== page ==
a light quantity storage for successively storing the light quantity data from the analog-digital converter at storage addresses corresponding to counts provided by the pulse counter;

a light quantity data converter for converting the light quantity data successively read from the light quantity data storage into amounts of focus displacement corresponding to the light quantity data; and

an output device for outputting the amounts of focus displacement provided by the light quantity converter.

According to the present invention as described above, when the lattice plate is scanned over an entire scanning range by the light beam, the light quantity detecting device outputs a detection signal corresponding to a light beam diameter. That is, if the light beam is focused on the lattice plate, the entire quantity of the light beam passes through the light transmitting sections of the lattice plate, such that the detection signal reaches a maximum level. If the light beam is out of focus (the light beam diameter is larger than a focus diameter), part of the light beam quantity is blocked by the light shielding sections, such that the detection signal becomes lower than its maximum level.

Since the output of the light quantity detecting device is correlated with the amount of focus displacement of the light beam, the focus displacement determining device determines amounts of focus displacement of the light beam at different points in the primary scanning direction from the detected quantity of the light beam passing through the light transmitting sections of the lattice plate.

According to the present invention, therefore, the light beam may be focused throughout the scanning plane by adjusting the focal point relative to the scanning position with reference to the amounts of focus displacement at different points in the primary scanning direction. This feature improves resolution when an image is recorded or read.

The light beam scanning system of the present invention may further include a light quantity adjusting device responsive to the amounts of focus displacement determined by the focus displacement determining device for adjusting the light quantity of the light beam to equalize print line widths at the different points in the primary scanning direction.

Specifically, the light quantity adjusting device includes:

a focus displacement data storage for storing data of the amounts of focus displacement determined by the focus displacement determining device at addresses corresponding to the different points in the primary scanning direction;

a data read device for reading the data of the amounts of focus displacement from the focus displacement data storage device synchronously with scanning of the light beam in the primary scanning direction at a time of scanning and recording by the light beam;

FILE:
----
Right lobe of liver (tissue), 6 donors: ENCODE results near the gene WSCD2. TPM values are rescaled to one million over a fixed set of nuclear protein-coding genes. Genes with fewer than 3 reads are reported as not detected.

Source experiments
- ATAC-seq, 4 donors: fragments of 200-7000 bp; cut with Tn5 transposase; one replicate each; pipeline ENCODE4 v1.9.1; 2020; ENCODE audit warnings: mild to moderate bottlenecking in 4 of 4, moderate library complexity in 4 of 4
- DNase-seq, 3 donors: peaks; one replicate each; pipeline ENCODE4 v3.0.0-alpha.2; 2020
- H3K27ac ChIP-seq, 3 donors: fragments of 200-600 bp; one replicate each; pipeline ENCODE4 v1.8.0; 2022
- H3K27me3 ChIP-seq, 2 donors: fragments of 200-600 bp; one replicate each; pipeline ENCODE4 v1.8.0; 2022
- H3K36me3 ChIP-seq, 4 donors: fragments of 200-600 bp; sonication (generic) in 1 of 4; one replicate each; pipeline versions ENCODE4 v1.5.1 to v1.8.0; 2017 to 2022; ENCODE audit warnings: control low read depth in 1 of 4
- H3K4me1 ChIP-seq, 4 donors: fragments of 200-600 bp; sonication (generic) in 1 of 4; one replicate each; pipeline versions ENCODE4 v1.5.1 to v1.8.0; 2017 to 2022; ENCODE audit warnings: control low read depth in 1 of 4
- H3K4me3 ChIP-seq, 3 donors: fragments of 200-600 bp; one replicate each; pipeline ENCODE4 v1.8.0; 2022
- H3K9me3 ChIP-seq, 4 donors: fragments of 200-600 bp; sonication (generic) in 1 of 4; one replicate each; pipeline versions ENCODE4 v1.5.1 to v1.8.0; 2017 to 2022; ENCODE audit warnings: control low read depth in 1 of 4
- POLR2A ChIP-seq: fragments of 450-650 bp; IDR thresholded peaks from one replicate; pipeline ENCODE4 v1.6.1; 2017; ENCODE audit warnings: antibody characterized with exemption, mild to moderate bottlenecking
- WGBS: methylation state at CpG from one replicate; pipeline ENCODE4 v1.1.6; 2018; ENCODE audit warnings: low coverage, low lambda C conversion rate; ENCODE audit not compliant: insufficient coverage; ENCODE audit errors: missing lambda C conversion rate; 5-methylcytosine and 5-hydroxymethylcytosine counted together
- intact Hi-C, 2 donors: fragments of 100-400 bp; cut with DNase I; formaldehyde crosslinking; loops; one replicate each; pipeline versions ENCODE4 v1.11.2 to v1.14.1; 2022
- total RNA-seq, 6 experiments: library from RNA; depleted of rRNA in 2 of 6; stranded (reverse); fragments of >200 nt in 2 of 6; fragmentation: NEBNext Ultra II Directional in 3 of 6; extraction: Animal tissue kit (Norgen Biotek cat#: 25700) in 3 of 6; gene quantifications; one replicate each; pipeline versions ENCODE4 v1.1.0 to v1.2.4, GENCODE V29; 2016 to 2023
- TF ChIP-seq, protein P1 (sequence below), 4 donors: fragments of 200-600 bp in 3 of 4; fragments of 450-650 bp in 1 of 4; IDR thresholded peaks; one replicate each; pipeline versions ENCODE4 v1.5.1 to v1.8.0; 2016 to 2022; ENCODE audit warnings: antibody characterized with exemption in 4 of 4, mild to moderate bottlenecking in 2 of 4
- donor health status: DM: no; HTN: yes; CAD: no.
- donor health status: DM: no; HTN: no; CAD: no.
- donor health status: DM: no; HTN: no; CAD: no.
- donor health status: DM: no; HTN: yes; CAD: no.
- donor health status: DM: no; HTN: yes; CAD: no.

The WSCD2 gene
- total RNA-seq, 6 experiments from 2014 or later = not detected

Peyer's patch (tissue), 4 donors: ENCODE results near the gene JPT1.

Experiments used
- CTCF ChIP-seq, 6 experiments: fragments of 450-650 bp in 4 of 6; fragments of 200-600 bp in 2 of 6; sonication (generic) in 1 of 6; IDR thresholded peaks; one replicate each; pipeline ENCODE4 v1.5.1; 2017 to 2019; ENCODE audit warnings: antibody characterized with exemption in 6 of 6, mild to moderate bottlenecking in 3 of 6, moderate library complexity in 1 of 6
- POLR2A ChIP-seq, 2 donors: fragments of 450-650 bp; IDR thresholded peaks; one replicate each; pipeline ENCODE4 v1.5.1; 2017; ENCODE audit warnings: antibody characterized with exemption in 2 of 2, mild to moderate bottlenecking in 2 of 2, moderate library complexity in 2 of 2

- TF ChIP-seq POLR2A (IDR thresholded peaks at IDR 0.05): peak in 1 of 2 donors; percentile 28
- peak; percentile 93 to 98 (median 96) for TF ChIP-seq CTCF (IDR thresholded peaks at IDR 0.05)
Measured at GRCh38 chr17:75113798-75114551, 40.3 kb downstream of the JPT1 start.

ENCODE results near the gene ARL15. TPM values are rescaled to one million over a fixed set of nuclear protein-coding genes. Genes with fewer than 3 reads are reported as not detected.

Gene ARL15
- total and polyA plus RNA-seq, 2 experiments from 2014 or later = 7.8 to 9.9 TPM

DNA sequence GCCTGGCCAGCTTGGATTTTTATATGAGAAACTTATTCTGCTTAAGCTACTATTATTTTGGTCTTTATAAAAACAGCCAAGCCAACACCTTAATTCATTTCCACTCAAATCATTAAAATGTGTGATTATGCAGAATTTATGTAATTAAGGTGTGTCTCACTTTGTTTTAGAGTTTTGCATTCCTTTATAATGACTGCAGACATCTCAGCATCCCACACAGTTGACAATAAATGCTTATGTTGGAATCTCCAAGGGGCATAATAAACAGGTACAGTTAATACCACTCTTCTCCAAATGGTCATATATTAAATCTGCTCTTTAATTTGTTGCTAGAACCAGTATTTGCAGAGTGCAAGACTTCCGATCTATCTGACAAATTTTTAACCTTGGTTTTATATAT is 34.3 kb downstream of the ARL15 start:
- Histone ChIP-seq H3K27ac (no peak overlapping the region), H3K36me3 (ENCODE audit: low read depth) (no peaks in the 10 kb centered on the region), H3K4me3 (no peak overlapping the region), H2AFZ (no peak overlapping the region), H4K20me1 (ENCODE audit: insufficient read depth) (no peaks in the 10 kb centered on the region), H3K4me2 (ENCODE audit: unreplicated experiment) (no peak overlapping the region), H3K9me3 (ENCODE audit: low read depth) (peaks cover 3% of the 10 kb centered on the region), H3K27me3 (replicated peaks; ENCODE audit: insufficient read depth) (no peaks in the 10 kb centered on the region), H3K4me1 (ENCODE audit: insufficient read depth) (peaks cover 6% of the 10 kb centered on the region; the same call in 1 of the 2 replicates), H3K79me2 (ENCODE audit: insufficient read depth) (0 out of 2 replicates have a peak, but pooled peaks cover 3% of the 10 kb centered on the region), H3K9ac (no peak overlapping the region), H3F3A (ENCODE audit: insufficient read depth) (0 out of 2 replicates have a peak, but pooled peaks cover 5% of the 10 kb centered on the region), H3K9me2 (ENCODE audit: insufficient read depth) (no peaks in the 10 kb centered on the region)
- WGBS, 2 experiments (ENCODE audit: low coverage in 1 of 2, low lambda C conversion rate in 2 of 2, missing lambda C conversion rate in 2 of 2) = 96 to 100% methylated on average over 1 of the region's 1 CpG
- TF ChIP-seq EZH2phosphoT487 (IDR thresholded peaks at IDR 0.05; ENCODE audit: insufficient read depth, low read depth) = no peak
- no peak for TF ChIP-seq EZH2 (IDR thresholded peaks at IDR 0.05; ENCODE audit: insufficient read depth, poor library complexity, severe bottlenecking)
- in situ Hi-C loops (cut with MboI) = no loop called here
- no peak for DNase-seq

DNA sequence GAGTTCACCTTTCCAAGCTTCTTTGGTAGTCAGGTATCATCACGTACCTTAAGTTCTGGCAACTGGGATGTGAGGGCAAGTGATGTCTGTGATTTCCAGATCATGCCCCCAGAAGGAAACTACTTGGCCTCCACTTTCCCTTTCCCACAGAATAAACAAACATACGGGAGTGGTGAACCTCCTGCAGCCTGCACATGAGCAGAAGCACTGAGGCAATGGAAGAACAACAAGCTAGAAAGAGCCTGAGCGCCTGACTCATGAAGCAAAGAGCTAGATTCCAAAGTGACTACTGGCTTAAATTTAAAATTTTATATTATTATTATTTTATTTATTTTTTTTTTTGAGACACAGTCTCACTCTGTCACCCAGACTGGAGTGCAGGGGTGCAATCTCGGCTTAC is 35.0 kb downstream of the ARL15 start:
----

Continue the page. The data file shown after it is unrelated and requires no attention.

an image signal modulator for modulating levels of an image recording signal based on the data of the amounts of focus displacement read from the focus displacement data storage; and

a light beam modulator for modulating an energy level of the light beam based on an output of the image signal modulator.

According to the present invention, with the light quantity adjusting device additionally provided, the quantity of the light beam is adjusted based on the determined amounts of focus displacement, thereby to equalize print line widths at different points in the primary scanning direction. Even if the light beam is out of focus at a certain position in the primary scanning direction, the optical system need not be adjusted as in the prior art. This feature promotes operability, and besides realizes high quality image recording.

BRIEF DESCRIPTION OF THE DRAWINGS

For the purpose of illustrating the invention, there are shown in the drawings several forms which are presently preferred, it being understood, however, that the invention is not limited to the precise arrangements and instrumentalities shown.

FIG. 1 is a schematic view of a first conventional system;

FIG. 2 is a schematic view of a second conventional system;

FIG. 3 is a schematic perspective view of a light beam scanning system in a first embodiment of the present invention;

FIG. 4 is an enlarged perspective view of a sensor unit;

FIGS. 5 and 6 are views showing relations between light beam diameter and output voltage of photodiodes;

FIG. 7 is a block diagram of logic circuitry for computing focus displacement;

FIGS. 8 and 9 are waveform diagrams of signals outputted from various components of the logic circuitry;

FIG. 10 is a flowchart of a processing sequence followed by a CPU in determining an amount of displacement;

FIG. 11 is a view schematically showing contents of a lookup table;

FIG. 12 is a view showing relations between focus displacement and primary scan position;

FIG. 13 is a schematic perspective view of a light beam scanning system in a second embodiment of the invention;

FIG. 14 is an enlarged perspective view of a sensor unit in the second embodiment;

FIG. 15 is a block diagram of logic circuitry in the second embodiment for computing focus displacement;

FIGS. 16A through 16E are waveform diagrams of signals outputted from various components of the logic circuitry shown in FIG. 15; and

FIGS. 17A through 17D are views showing relations between light quantity of a light beam (energy level) and print line width.

DETAILED DESCRIPTION OF THE PREFERRED EMBODIMENTS